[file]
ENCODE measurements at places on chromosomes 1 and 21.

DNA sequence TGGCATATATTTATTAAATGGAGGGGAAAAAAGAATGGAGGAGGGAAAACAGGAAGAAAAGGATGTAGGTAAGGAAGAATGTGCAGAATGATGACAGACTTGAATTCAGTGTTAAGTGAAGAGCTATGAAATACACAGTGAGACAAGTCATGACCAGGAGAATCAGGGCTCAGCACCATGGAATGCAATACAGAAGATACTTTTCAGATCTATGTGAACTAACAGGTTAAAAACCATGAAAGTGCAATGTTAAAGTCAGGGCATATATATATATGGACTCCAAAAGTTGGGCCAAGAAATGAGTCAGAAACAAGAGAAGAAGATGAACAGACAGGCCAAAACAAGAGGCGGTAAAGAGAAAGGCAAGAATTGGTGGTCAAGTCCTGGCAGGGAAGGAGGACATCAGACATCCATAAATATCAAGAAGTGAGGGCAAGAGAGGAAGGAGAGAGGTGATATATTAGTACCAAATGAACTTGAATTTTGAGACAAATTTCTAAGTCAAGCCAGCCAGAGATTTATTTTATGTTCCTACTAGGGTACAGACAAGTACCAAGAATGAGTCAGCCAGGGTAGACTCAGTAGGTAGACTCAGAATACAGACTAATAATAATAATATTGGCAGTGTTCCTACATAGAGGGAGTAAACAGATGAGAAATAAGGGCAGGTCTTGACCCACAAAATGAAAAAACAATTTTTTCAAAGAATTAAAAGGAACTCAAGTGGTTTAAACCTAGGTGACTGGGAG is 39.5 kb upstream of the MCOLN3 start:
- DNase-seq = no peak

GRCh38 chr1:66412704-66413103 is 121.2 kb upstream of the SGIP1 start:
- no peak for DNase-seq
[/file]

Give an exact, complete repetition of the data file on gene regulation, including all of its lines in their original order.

ENCODE measurements at places on chromosomes 1 and 21.

DNA sequence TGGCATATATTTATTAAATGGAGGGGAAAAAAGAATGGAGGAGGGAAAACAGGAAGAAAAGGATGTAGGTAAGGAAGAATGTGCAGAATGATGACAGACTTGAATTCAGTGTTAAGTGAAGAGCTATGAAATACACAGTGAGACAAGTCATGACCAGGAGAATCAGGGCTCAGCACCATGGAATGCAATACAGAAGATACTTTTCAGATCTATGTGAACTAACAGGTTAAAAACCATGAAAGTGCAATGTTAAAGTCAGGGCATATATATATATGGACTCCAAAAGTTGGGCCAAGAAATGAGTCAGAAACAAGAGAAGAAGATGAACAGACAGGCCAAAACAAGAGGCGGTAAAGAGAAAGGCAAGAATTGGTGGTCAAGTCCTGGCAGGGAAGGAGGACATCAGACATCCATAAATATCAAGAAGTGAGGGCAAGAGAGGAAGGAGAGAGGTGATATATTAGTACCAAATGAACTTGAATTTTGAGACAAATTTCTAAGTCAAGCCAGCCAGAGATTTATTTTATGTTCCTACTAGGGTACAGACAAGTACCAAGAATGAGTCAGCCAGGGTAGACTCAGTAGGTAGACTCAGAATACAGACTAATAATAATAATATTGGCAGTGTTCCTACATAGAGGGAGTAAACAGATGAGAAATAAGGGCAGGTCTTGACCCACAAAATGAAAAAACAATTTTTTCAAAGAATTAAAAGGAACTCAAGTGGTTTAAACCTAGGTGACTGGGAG is 39.5 kb upstream of the MCOLN3 start:
- DNase-seq = no peak

GRCh38 chr1:66412704-66413103 is 121.2 kb upstream of the SGIP1 start:
- no peak for DNase-seq